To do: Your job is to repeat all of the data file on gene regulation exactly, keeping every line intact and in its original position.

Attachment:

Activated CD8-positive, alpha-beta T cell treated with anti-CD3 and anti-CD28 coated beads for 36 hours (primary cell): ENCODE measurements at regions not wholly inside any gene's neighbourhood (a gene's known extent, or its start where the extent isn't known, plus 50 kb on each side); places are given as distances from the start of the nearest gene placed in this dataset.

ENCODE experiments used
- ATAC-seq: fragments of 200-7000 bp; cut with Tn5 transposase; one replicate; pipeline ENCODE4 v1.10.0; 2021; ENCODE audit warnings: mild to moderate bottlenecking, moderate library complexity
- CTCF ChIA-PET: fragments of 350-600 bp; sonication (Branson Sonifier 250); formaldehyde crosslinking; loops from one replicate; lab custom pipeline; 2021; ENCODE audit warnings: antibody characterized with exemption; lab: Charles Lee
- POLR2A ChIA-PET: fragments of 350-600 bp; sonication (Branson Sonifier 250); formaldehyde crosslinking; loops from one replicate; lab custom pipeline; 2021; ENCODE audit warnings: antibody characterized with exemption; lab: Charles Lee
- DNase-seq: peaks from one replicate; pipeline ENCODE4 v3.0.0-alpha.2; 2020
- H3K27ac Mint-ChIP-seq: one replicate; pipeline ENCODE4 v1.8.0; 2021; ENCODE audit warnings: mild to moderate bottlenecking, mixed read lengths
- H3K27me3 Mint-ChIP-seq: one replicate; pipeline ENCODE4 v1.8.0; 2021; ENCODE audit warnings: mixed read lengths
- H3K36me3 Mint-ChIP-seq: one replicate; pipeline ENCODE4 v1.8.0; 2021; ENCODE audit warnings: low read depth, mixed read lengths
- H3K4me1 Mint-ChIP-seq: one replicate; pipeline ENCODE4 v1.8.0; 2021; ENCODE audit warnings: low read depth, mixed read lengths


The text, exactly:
Activated CD8-positive, alpha-beta T cell treated with anti-CD3 and anti-CD28 coated beads for 36 hours (primary cell): ENCODE measurements at regions not wholly inside any gene's neighbourhood (a gene's known extent, or its start where the extent isn't known, plus 50 kb on each side); places are given as distances from the start of the nearest gene placed in this dataset.

ENCODE experiments used
- ATAC-seq: fragments of 200-7000 bp; cut with Tn5 transposase; one replicate; pipeline ENCODE4 v1.10.0; 2021; ENCODE audit warnings: mild to moderate bottlenecking, moderate library complexity
- CTCF ChIA-PET: fragments of 350-600 bp; sonication (Branson Sonifier 250); formaldehyde crosslinking; loops from one replicate; lab custom pipeline; 2021; ENCODE audit warnings: antibody characterized with exemption; lab: Charles Lee
- POLR2A ChIA-PET: fragments of 350-600 bp; sonication (Branson Sonifier 250); formaldehyde crosslinking; loops from one replicate; lab custom pipeline; 2021; ENCODE audit warnings: antibody characterized with exemption; lab: Charles Lee
- DNase-seq: peaks from one replicate; pipeline ENCODE4 v3.0.0-alpha.2; 2020
- H3K27ac Mint-ChIP-seq: one replicate; pipeline ENCODE4 v1.8.0; 2021; ENCODE audit warnings: mild to moderate bottlenecking, mixed read lengths
- H3K27me3 Mint-ChIP-seq: one replicate; pipeline ENCODE4 v1.8.0; 2021; ENCODE audit warnings: mixed read lengths
- H3K36me3 Mint-ChIP-seq: one replicate; pipeline ENCODE4 v1.8.0; 2021; ENCODE audit warnings: low read depth, mixed read lengths
- H3K4me1 Mint-ChIP-seq: one replicate; pipeline ENCODE4 v1.8.0; 2021; ENCODE audit warnings: low read depth, mixed read lengths